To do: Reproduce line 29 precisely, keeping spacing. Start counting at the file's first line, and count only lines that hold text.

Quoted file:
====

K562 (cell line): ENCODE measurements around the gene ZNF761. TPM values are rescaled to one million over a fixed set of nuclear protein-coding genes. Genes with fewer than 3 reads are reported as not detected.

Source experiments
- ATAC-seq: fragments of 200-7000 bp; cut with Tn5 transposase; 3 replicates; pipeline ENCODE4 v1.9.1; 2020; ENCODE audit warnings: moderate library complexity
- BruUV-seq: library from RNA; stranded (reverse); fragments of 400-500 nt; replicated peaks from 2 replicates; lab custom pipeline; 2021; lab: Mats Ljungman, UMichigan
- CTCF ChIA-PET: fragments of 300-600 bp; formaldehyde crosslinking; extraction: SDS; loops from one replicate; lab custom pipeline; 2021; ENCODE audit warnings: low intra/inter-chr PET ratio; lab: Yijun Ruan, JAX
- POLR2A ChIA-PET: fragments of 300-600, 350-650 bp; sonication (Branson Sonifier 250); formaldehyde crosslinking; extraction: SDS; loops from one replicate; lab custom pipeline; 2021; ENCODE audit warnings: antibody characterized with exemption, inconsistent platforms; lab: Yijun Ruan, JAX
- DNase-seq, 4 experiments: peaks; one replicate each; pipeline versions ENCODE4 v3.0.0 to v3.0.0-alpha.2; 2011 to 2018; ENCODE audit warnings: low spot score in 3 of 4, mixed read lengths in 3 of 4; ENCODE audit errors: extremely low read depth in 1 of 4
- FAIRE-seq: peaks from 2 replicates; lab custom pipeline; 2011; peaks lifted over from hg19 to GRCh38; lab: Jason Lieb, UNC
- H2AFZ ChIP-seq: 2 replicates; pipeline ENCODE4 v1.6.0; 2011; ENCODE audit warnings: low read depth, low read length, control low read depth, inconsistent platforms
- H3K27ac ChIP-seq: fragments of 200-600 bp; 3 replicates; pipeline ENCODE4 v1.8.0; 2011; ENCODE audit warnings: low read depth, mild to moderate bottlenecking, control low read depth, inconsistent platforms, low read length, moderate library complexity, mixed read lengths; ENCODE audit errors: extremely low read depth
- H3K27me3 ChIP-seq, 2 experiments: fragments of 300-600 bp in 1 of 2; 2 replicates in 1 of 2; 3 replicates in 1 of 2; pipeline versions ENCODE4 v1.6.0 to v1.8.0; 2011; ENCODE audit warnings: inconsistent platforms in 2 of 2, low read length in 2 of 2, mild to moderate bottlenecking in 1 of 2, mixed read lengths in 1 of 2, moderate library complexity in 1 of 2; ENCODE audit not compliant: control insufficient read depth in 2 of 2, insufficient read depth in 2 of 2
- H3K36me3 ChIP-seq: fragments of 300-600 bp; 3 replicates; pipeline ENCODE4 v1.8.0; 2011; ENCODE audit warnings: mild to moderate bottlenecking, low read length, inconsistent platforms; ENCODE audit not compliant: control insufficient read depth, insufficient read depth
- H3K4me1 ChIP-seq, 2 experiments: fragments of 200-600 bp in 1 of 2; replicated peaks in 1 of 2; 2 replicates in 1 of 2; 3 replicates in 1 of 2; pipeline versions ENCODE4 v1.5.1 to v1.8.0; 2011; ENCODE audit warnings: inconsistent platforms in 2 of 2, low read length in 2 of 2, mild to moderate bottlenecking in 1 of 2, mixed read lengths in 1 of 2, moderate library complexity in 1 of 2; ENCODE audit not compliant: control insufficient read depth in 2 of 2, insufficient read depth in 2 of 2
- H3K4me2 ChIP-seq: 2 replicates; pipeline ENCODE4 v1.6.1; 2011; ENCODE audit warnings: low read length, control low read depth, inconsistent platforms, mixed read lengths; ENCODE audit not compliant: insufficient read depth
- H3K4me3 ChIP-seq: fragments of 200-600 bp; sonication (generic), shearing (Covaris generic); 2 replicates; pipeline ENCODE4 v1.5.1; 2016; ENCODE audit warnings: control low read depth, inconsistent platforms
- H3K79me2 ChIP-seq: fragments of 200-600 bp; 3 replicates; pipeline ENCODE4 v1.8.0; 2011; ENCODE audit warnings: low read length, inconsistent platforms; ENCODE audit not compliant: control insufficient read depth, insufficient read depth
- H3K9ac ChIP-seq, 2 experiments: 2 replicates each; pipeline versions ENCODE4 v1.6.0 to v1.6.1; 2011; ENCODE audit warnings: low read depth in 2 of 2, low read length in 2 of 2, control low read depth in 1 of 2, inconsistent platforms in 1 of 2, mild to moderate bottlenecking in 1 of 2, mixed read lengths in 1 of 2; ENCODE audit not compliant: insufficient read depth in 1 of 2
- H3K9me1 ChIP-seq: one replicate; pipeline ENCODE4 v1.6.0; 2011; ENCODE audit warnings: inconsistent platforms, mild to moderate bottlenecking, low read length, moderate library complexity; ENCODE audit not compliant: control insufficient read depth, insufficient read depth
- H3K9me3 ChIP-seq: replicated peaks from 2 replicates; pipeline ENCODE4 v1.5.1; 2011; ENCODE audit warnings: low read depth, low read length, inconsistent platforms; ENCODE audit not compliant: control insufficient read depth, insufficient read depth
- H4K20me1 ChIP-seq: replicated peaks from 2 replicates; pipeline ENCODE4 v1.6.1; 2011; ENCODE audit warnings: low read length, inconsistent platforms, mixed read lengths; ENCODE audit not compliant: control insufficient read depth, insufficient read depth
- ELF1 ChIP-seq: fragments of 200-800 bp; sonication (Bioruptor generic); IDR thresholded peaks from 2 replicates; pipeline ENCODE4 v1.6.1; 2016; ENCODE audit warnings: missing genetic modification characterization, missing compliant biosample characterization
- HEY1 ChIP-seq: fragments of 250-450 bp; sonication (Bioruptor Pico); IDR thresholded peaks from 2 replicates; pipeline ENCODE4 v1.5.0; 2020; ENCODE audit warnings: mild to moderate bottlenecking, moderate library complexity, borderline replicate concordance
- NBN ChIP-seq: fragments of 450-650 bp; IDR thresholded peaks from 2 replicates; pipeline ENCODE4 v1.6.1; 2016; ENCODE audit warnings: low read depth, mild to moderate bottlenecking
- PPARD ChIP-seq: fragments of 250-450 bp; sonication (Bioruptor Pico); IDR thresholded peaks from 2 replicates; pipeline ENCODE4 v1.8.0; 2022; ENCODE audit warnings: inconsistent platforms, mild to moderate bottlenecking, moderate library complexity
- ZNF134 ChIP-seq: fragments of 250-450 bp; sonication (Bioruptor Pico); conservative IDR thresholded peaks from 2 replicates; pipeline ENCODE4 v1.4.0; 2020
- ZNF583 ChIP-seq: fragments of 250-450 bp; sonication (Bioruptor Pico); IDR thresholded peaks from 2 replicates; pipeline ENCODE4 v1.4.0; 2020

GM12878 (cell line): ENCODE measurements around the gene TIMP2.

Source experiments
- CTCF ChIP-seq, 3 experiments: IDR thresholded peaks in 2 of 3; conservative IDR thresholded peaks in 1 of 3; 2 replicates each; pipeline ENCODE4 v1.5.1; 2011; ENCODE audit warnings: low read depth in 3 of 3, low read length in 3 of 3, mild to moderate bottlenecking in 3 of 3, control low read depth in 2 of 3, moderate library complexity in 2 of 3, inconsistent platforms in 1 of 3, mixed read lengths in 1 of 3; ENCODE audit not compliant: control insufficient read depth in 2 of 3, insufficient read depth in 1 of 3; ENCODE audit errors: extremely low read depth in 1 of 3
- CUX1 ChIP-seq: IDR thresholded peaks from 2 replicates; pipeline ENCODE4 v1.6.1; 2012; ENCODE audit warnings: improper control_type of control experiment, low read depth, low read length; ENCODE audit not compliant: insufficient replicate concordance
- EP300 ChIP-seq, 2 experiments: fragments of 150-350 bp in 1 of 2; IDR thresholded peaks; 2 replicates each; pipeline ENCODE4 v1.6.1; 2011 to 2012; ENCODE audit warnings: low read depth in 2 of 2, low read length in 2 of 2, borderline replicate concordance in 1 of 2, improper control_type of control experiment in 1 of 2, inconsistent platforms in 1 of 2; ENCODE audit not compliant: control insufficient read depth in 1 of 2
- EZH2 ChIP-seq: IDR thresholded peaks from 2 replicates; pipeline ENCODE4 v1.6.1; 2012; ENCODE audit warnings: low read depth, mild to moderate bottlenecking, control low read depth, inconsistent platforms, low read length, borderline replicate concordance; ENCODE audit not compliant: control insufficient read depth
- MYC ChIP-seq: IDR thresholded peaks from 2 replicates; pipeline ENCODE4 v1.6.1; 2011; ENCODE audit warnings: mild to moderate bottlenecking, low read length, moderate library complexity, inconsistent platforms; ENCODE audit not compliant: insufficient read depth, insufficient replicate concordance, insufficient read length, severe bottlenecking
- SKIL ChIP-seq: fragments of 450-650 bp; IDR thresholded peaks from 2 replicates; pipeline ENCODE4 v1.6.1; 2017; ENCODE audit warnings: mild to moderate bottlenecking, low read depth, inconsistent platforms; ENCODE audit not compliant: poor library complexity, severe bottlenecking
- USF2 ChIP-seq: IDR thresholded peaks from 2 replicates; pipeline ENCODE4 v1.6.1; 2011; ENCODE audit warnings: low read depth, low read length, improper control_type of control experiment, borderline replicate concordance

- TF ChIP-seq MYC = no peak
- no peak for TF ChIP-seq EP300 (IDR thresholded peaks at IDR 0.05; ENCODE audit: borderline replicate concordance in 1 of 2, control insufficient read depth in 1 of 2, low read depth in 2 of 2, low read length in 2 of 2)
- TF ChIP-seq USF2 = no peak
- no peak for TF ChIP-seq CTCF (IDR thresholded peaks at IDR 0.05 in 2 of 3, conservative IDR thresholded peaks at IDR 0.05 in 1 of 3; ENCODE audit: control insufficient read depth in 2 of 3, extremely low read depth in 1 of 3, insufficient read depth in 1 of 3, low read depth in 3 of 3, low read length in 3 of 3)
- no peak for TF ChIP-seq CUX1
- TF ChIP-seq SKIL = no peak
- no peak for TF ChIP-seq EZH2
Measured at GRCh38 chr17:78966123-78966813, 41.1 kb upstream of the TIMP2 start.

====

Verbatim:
- CTCF ChIP-seq, 3 experiments: IDR thresholded peaks in 2 of 3; conservative IDR thresholded peaks in 1 of 3; 2 replicates each; pipeline ENCODE4 v1.5.1; 2011; ENCODE audit warnings: low read depth in 3 of 3, low read length in 3 of 3, mild to moderate bottlenecking in 3 of 3, control low read depth in 2 of 3, moderate library complexity in 2 of 3, inconsistent platforms in 1 of 3, mixed read lengths in 1 of 3; ENCODE audit not compliant: control insufficient read depth in 2 of 3, insufficient read depth in 1 of 3; ENCODE audit errors: extremely low read depth in 1 of 3